Many early memories of pain relief are associated with grandmother’s store cupboards and knowing its power and potency. There were herbs and spices such as cloves to take away toothache, garlic to cure ear pain, turmeric to ease cuts, lavender to make migraines vanish, peppermint to make bones hurt less and eucalyptus to ease the aches of the flu.
Every culture has potions and poultices that have traveled over time to help people combat pain. The efficacy of some has been proven by medical research, while others now come efficiently packaged for purchase.
“Most of our patients come here disappointed, or to avoid the side effects. We offer a variety of treatments that are individualized, effective, and don’t have side effects.” DHTC offers Ayurveda, homeopathy, Certificated Lymphedema Therapist (CLT) and Traditional Chinese Medicine (TCM), among others. Dr. Alonso says the newest is laser IV treatment for chronic pain and inflammation, but acupuncture remains the most popular and effective.
Dr. Jun Huang (MD, Acupuncture, and Tuina), Chaslu Wellbeing Centre says, “Acupuncture is one of many solutions in TCM for pain-alleviation, and all focus on the life energy chi, its 12 meridians or channels, and its 365 treatment points. A rough translation of an old Chinese saying is – channel blocked only pain, the channel opened, no pain.”
Clinical hypnotherapist Soniyaa Kiran Punjabi is the founder of Illuminations Well-Being Centre at Jumeirah Lakes Towers. She argues that most doctors only treat symptoms while ignoring the emotional and mental well-being of people in pain. “We help them release their emotional blocks, start loving themselves and then use powerful approaches that attempt to resolve their physical pain. Our approach involves identifying psychological or mental triggers that create emotional issues, which get stored in our tissues. We then use a combination of non-invasive methods to resolve them.”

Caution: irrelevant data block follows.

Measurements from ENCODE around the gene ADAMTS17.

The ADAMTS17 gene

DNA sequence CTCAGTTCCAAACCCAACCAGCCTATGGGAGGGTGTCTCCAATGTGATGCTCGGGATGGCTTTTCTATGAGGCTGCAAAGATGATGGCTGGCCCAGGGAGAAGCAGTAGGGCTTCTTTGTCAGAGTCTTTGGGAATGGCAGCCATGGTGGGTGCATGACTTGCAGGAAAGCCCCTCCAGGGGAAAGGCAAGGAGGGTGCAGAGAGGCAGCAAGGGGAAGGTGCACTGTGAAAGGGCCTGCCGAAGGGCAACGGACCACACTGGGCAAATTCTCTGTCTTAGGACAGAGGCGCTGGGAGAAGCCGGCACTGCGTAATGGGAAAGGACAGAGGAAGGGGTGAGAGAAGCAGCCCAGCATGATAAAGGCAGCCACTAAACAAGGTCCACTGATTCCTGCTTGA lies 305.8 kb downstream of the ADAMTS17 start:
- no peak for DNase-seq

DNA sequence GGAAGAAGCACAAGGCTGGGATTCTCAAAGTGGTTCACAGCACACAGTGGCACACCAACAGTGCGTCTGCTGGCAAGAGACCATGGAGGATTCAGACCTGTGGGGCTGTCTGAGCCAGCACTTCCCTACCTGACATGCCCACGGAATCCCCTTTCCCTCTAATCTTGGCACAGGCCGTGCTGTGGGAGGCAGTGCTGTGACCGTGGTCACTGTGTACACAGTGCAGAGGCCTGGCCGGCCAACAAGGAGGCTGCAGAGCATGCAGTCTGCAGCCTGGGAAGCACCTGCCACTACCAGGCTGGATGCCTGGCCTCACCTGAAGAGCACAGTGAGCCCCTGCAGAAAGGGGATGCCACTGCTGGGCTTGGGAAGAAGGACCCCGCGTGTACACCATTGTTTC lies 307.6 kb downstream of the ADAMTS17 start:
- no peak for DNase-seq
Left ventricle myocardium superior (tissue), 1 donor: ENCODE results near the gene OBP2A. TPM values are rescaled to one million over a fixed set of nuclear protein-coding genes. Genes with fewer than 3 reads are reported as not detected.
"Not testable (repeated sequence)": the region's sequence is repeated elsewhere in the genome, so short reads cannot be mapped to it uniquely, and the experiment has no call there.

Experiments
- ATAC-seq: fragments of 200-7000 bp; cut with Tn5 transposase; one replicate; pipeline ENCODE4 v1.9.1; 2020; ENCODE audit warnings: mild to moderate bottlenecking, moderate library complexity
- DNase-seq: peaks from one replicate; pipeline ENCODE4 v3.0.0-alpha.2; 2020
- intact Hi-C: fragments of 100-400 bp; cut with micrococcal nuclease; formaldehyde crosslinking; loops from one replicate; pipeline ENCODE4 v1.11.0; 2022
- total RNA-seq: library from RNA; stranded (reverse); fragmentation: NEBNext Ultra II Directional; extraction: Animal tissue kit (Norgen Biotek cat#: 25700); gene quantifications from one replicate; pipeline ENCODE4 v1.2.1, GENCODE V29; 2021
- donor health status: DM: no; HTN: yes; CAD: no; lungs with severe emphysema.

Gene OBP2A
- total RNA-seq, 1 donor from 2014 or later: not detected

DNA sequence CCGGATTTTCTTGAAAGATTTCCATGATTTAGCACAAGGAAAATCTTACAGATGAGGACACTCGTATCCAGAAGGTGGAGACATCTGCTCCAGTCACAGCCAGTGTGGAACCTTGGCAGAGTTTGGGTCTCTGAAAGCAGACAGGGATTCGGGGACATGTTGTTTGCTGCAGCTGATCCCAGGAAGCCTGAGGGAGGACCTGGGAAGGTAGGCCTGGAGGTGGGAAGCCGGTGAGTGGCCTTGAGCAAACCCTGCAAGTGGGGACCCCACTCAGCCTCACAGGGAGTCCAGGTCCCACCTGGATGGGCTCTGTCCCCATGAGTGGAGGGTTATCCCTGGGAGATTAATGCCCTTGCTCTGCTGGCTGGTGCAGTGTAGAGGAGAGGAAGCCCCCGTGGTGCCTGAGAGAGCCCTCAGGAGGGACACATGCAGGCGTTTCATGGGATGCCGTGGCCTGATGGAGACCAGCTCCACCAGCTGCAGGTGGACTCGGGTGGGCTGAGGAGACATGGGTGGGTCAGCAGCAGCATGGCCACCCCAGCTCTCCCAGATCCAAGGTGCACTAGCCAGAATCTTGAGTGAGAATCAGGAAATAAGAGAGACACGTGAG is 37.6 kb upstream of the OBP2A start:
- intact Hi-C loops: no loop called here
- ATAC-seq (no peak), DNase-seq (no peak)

Punjabi says every form of healing has its place alongside allopathy, and the center offers a combination of hypnotherapy, energy healing, sound healing, breathwork, and bio-energy bodywork. “All the modalities we offer simply complement mainstream medication and are not replacements.”
In less exotic, everyday options – with classes and sessions across the country – Indian yoga and Chinese tai chi are exercise practices to stretch and strengthen muscles. Many studies have proven that both can help people manage pain caused by different conditions.
There is more. Long-term Dubai resident Anupama Venugopal is doing her MA in Art Therapy from Indian Holistic Mental Health Research Centre and aims to practice it. Studies show its remarkable success with palliative patients in pain. “Art therapy does not replace painkillers. It gives a person a venue and an avenue to forget about the pain,” she says. “What will be achieved is a tranquil state of mind where the pain is neither ceaseless nor constant.”